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A new version (1.4) of a document extraction tool known as HappyDoc has been released. "HappyDoc is a tool for extracting documentation from Python source code. It differs from other such applications by the fact that it uses the parse tree for a module to derive the information used in its output, rather that importing the module directly. This allows the user to generate documentation for modules which need special context to be imported."

This is an interesting concept, there must be a ton of useful information embedded in the source code of software projects. Code analysis is by no means a new field, but the creation of documentation from code analysis could be an area that is worthy of further study.

Documentation could be derived from code using several approaches:

  • Looking at the code's structure: The structure of a program reveals a lot of how the code works. Happydoc works on this principal, and there are, no doubt, many other examples of this kind of code.
  • Analyzing the code's data: Data structures reveal much about the function of code, software that collects this information and presents it in a useful way could be helpful in writing documentation.
  • Filtering out the code's comments: A lot of the information embedded inside of comments is very specific to the code that it describes, possibly to the point of uselessness for generating documentation. Comments can also be out of date or misleading. Nonetheless, looking at all of the comments in a body of code as a whole could be a useful method for deriving some useful documentation from code. Trouble areas in the code would likely stand out. In fact, the comments in the Linux kernel source code were analyzed and a lot of colorful language was revealed.
Through the use of Perl, Python, or other high level languages, it should be possible to write a program that looks at a piece of code from all of these angles and produces a pile of output, some of which could be useful for writing documentation. Documentation is famous for being left as the last task, or never finished. Having automated tools for assisting in the generation of documentation could go a long way towards making the job less painful. Such an effort might even uncover a new bugs.


SnackAmp 1.3 released. Version 1.3 of SnackAmp has been released. SnackAmp is a Tcl/Tk based Mp3 player that uses the snack sound extension.


LDP Weekly News for March 27, 2001. Just in time for LWN publication, the March 27, 2001 edition of the LDP Weekly News is out. This issue features a new document, the Remote Serial Console HOWTO, and numerous updated documents. (Thanks to David C. Merrill.)

Embedded Systems

Embedded Linux Newsletter for Mar. 22, 2001 (LinuxDevices.com). The weekly Embedded Linux Newsletter from LinuxDevices.com is available. This week's coverage included A 6-part special feature on Midori Linux, GtkFB -- GTK+ for the Linux framebuffer, and details about Sharp's new Linux-based PDA.

Filesystem Software

Common threads: Learning Linux LVM, Part 1 (IBM developerWorks). In this article from IBM developerWorks site, the concepts behind Linux LVM (Logical Volume Management) are introduced, showing readers how to get the latest kernel patches and tools installed on a system. "What happens if you need to expand a filesystem so that it spans more than one hard drive, or what do you do if you need to dynamically expand or shrink a volume's storage capacity while allowing Apache to continue to serve Web pages? In a highly available, dynamic environment, a basic partition resizer just won't work. For these and other situations, Logical Volume Management is an excellent (if not perfect) solution."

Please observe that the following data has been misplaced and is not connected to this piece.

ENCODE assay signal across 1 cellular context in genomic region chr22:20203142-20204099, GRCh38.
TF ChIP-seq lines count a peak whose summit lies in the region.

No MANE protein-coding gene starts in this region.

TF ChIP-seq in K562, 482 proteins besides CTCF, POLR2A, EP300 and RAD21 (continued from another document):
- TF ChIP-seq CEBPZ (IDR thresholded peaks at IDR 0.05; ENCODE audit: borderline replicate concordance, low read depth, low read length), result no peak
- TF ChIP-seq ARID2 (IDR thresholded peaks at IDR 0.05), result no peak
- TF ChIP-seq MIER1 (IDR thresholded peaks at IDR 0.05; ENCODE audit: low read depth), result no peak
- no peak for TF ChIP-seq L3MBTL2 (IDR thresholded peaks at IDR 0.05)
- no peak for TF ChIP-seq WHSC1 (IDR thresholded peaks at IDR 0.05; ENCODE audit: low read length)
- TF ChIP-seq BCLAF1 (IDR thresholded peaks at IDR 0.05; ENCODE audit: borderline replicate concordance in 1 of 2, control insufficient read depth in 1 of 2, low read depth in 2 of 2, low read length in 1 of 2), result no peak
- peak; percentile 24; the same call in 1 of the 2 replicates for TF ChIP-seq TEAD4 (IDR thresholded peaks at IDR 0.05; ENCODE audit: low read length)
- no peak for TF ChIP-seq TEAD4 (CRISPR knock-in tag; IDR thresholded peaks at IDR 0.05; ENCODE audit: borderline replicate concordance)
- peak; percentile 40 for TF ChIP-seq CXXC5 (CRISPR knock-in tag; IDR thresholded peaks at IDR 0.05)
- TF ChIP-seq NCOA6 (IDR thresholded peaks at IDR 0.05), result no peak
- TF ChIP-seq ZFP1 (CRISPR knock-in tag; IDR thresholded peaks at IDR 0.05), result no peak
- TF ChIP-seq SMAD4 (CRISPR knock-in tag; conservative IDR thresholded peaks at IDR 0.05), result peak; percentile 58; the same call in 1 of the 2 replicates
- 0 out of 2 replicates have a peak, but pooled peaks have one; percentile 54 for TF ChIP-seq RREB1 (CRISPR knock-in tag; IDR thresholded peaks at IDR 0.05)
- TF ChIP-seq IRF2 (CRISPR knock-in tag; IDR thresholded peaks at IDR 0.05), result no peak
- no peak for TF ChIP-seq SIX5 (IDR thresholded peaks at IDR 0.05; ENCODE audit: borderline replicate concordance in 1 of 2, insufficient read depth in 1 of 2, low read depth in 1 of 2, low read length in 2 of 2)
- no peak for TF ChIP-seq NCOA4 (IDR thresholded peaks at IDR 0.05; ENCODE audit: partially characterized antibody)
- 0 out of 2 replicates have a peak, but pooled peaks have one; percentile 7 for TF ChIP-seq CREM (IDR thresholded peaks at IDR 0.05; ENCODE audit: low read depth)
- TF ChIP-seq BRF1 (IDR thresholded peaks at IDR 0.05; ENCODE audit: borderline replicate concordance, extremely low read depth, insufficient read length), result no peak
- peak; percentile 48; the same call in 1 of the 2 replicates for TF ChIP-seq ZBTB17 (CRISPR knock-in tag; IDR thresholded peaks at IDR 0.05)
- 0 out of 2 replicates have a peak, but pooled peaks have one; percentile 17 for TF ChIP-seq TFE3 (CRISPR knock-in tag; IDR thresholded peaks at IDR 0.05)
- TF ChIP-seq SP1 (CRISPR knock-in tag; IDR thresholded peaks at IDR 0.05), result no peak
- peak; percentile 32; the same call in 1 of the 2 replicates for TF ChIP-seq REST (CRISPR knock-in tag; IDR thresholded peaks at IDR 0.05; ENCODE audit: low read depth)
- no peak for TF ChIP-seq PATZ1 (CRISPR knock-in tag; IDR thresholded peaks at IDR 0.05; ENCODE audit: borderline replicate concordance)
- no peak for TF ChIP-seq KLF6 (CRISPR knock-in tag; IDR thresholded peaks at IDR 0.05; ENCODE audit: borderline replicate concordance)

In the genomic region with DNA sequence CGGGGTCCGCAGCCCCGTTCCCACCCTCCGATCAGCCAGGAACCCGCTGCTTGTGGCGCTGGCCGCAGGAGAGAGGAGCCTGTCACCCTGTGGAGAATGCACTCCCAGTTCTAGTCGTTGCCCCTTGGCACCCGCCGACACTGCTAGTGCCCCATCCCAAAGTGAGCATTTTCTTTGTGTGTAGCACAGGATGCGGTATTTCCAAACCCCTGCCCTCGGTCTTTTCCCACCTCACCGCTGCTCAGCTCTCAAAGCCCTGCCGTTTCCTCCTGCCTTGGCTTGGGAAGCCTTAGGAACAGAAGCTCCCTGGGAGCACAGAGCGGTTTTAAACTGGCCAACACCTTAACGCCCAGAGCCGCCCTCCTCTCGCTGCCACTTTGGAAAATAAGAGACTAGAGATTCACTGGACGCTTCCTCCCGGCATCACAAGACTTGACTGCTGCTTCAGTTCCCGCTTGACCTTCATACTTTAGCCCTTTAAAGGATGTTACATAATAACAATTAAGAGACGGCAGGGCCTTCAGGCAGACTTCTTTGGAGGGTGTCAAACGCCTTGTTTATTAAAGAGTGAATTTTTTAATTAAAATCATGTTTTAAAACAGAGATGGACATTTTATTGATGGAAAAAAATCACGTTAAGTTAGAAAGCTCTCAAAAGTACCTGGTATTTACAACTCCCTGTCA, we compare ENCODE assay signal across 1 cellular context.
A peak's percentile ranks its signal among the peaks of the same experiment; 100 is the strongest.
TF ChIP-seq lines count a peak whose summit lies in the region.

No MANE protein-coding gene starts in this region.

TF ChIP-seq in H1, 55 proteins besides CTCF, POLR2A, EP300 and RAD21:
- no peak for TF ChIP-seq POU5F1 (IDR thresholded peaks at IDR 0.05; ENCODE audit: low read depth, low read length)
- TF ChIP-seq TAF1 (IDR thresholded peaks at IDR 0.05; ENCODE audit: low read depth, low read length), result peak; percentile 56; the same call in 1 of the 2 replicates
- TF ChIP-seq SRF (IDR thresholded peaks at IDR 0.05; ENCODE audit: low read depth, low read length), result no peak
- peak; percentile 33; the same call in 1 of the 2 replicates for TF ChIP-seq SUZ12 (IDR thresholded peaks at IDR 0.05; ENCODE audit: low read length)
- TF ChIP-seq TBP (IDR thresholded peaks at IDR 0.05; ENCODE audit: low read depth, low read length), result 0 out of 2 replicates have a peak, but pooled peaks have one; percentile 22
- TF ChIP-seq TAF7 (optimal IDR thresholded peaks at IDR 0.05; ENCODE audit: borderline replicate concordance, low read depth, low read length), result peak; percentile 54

Network Management

OpenNMS Update. The OpenNMS update for March 20, 2001 is available. This issue covers project status; new offices, new servers, new build stuff, upcoming road shows, and more.

Just in time for this week's LWN, the OpenNMS update for March 27, 2001 is also available. Topics this week include preparation for the 0.7.2 release which just may show up late next week, new core team members, report generation, and more.


BioRuby, Bioinformatics in Ruby. The BioRuby project has been created to provide an integrated environment for Bioinformatics software development with the Ruby language.

Software Development Tools

Optimizing your machine for your needs (IBM developerWorks). Teodor Zlatanor shows us some tricks for setting up a Linux user account for software development in an IBM developerWorks article. "After customizing tcsh, Enlightenment, Eterm, and Emacs for a Java and Perl-oriented programming environment, Teodor shows us the configuration of his desktop in Linux. It is optimized for a Java and Perl programming setup, but doubtless other programmers will find many useful tips." We feel obliged to add some Unix trivia, the rc suffix for .cshrc, .bashrc etc stands for Run Command.

State Map Compiler Version 1.0 beta 4 released. A beta version of the State Map Compiler has been released. "SMC takes a state map description (stored in a .sm file) and generates State pattern classes in a target language (C++, Java or Tcl currently supported). SMC is a console based app written in Java 1.2 which means SMC can run anywhere Java 1.2 (or better) can run."

Web-site Development

Squishdot 1.0 released. Squishdot 1.0 has been released. Squishdot is a Slashdot-like system built on Zope. This release includes an important security fix; sites currently using squishdot should certainly upgrade. (Thanks to Navindra Umanee).

Midgard 1.4.1 released. Version 1.4.1 of the "Midgard Content Management and Application Serving Suite" has been released. This release, codenamed 'bifrost,' includes PHP4 support and a number of other goodies.

Measuring Web traffic (IBM developerWorks). Andrei Malacinski, Scott Dominick, and Tom Hartrick delve into the topic of web server logfile analysis in a two-part IBM developerWorks article. Part 1 covers the general ideas and strategies and part 2 goes into the nitty gritty details of log file content analysis.